Few people today would deny the right of a government to use violence to punish evil or to protect innocent civilians. That is why the police carry guns. Those guns represent the policeman’s right to defend himself against a violent criminal, to defend innocent victims from those criminals, and occasionally to shoot criminals who are threatening or carrying out violent activity. In this way violence is shown to be acceptable when used by security officers as a means of preventing worse violence form happening.

Further, few people would defend nonviolence even when carried out by ordinary citizens in certain situations. When a mass murderer pulls out semi-automatic weapons in a full schoolhouse, almost anyone would wish someone had a firearm to shoot that person before he kills innocent children. If anyone aboard the planes that flew into the World Trade Center on 9/11 had a gun, I believe almost all Americans would support his right, even his duty, to use it to prevent that act of terrorism from taking place.

A more controversial situation is that of enforcing capital punishment. There are many on both sides of this issue, but even some of those who oppose capital punishment would admit that they might make exceptions in some cases, such as Adolph Hitler or Timothy McVeigh. However, whether capital punishment is wrong in America today is not the same as whether it is always wrong in every society. It is indisputable that God supported and even demanded capital punishment for many offenses in the theocracy of ancient Israel. That is enough to demonstrate that for those who believe in the Bible, capital punishment is at least sometimes right, even if they do not believe it is right in our society today. So if God chooses to use violence to prevent worse violence from happening, to protect innocent lives, or to execute the death penalty upon those he declares guilty of a capital offense, then those acts of violence should be considered acceptable, even to a society that is nonviolent.

In fact, it could be argued that because it is a nonviolent society, it supports these exceptional uses of violence. It is reminiscent of the true story of Sergeant York, who, as a pacifist, was forced to enlist in the army and fight in World War I. After almost single-handedly seizing 32 machine guns and killing 28 Germans in a battle, he was presented with the Medal of Honor. In the popular movie that tells his story, one of his commanding officers asks how he, a pacifist, could kill so many people. York’s response was that when he saw how many people these Germans were killing, he felt compelled to do whatever he could to stop the killing. Thus it was because he was a pacifist and an advocate of nonviolence that he felt compelled to use violence.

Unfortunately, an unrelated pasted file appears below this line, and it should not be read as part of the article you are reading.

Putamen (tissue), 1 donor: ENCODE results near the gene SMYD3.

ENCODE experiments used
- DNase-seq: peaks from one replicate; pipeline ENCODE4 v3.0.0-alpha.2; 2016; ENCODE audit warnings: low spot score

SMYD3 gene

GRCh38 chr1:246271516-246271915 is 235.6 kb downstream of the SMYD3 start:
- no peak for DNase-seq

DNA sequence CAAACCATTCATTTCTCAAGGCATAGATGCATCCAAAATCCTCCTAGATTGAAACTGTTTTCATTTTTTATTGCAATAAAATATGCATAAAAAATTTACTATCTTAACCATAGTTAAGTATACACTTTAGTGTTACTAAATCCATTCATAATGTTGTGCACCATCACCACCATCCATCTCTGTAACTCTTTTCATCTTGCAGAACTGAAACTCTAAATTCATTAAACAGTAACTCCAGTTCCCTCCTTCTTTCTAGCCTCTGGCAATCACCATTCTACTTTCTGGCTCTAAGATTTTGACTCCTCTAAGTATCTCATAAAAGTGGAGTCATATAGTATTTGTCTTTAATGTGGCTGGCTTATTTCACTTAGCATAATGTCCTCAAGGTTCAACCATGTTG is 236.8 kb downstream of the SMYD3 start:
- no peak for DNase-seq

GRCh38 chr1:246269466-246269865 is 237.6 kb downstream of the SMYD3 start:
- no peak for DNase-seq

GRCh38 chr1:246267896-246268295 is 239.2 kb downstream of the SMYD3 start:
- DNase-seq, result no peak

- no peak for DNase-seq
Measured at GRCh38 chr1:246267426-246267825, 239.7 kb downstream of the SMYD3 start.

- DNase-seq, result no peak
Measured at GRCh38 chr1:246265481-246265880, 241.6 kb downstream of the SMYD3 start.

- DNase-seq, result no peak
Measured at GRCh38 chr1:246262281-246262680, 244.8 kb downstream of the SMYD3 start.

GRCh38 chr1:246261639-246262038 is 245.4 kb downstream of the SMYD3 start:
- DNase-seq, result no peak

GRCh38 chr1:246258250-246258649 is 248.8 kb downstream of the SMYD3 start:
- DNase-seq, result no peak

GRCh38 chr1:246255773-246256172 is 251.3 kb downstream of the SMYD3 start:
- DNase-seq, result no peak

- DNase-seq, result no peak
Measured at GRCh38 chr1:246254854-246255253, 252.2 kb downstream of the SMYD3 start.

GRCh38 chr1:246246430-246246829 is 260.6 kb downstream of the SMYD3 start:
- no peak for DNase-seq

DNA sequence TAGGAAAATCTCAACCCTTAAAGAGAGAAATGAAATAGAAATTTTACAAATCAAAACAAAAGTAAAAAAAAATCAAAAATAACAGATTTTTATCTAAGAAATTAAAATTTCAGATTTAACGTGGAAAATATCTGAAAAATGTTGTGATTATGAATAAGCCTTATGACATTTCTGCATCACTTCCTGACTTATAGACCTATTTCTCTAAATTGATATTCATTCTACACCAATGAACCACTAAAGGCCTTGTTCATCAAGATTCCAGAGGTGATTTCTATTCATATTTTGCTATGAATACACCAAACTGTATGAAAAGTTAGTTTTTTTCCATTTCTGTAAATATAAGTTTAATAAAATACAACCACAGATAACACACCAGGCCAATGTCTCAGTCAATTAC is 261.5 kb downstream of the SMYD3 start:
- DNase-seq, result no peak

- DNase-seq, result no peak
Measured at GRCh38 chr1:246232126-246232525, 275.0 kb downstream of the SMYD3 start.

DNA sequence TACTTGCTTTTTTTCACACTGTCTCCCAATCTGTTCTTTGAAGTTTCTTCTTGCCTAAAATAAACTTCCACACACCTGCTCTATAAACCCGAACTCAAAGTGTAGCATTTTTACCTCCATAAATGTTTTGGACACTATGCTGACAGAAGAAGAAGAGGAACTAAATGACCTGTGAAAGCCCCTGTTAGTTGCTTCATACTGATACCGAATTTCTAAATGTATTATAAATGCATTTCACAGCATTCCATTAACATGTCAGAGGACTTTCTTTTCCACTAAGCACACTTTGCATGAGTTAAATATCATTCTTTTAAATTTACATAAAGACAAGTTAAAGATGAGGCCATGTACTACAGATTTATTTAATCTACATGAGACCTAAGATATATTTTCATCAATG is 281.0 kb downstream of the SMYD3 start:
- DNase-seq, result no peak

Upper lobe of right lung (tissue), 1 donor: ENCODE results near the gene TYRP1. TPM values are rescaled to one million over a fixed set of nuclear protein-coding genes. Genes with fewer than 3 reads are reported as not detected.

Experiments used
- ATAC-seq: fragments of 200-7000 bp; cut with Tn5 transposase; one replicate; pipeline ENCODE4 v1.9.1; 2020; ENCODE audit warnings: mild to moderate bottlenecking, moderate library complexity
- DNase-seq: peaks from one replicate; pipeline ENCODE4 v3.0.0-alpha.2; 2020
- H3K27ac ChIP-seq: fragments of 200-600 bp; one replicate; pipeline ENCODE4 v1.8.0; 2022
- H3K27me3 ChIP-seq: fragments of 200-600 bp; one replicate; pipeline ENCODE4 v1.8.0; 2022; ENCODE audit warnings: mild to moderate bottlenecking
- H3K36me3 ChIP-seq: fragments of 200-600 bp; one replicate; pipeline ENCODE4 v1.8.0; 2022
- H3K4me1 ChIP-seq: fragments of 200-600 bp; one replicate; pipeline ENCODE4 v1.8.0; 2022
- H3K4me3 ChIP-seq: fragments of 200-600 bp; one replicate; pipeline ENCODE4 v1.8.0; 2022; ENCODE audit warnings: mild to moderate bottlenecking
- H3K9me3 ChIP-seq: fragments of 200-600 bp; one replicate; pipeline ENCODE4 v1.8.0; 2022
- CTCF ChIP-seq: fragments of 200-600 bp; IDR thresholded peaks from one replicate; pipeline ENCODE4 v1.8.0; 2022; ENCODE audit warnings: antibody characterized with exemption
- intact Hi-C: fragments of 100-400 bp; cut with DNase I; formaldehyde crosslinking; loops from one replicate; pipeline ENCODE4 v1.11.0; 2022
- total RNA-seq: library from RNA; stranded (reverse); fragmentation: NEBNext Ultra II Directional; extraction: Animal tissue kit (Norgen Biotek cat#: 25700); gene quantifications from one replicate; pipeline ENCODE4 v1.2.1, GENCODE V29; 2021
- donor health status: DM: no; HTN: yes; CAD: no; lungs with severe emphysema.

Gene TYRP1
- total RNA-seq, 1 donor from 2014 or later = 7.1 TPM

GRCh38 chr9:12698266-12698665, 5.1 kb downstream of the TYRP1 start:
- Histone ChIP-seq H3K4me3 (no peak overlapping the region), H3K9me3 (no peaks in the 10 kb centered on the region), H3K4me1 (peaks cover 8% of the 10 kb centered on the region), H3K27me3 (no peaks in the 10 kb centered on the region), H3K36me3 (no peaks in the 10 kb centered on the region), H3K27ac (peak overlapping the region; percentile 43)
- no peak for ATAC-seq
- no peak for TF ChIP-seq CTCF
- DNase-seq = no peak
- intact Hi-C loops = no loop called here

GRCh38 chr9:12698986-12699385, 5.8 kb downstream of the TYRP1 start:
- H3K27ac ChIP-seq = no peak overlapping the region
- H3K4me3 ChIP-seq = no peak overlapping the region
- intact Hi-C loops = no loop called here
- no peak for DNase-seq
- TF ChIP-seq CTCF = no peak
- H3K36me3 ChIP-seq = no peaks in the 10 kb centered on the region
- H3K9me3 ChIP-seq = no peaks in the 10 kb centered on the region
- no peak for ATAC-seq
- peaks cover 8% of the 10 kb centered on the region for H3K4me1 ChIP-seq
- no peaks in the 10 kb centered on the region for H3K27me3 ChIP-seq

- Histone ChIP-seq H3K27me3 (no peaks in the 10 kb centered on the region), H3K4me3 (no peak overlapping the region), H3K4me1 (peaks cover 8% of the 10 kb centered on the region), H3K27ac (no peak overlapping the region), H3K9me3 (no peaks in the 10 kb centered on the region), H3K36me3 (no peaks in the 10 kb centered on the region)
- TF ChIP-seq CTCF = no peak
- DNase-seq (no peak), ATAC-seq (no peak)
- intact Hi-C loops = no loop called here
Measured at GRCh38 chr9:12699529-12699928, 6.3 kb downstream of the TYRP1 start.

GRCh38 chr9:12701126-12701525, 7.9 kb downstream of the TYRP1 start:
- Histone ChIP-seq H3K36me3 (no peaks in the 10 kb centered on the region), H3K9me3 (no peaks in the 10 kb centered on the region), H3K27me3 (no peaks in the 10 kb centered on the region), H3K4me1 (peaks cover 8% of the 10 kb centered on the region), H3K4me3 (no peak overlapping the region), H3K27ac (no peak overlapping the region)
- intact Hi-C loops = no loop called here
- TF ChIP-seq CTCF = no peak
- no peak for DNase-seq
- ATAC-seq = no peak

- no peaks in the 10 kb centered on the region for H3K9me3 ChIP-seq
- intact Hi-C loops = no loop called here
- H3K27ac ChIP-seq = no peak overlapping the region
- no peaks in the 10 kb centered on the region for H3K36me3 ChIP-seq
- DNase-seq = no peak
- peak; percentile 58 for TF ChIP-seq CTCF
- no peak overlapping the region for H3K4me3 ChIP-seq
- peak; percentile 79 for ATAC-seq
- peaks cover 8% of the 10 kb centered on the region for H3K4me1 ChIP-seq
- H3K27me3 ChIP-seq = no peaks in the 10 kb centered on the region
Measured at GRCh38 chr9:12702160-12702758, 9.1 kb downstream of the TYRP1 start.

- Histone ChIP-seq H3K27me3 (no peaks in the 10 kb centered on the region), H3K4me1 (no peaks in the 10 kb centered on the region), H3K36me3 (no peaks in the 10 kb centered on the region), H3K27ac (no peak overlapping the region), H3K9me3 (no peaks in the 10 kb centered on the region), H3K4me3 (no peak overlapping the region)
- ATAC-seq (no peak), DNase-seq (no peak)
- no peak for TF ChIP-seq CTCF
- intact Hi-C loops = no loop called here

But again, this is the use of violence to prevent worse violence, not to advance the cause of the war. York did not kill to defend American freedom or capitalism; he did it to prevent the deaths of hundreds of his fellow soldiers. So the use of violence to advance one’s ideology or political agenda is not supported by this example. But what about God using Joshua or sending Jesus to spill the blood of his enemies?

God sent Joshua to defeat all the inhabitants of the land he promised to Abraham. But he did not do this as a means of advancing the cause of the Israelites or to clear the land for them to live in, though this act certainly resulted in those things. Had the inhabitants of this land been righteous, the Israelites could have dwelled among them. There was enough land for everyone. But it is because the inhabitants were evil and ripe for judgment that the conquest took place a the point of a sword. The foreshadow of this act of judgment can be seen as far back as Genesis 9.

After the flood, Noah’s son Ham and grandson Canaan were involved in an indecent act concerning Noah. As a result, Noah cursed Canaan, the son of Ham (Gen 9:25). Then he praised Shem and Japheth for responding in righteousness when they became aware of what happened. Noah declares: “May Canaan be the slave of Shem” (Gen 9:26).

When men’s names are used like this, the reference is not merely to the individuals, but to their descendants. The descendants of Shem are the Semites, the Israelites who became the people of God through God’s covenant with Abraham, who was a direct descendant of Shem. The Canaanites are the people whom Joshua defeated in the conquest. Interestingly, this prophecy was uttered in the same chapter of the Bible where capital punishment is first permitted by God. In Genesis 9:6 God says: “Whoever sheds human blood, by humans shall their blood be shed.”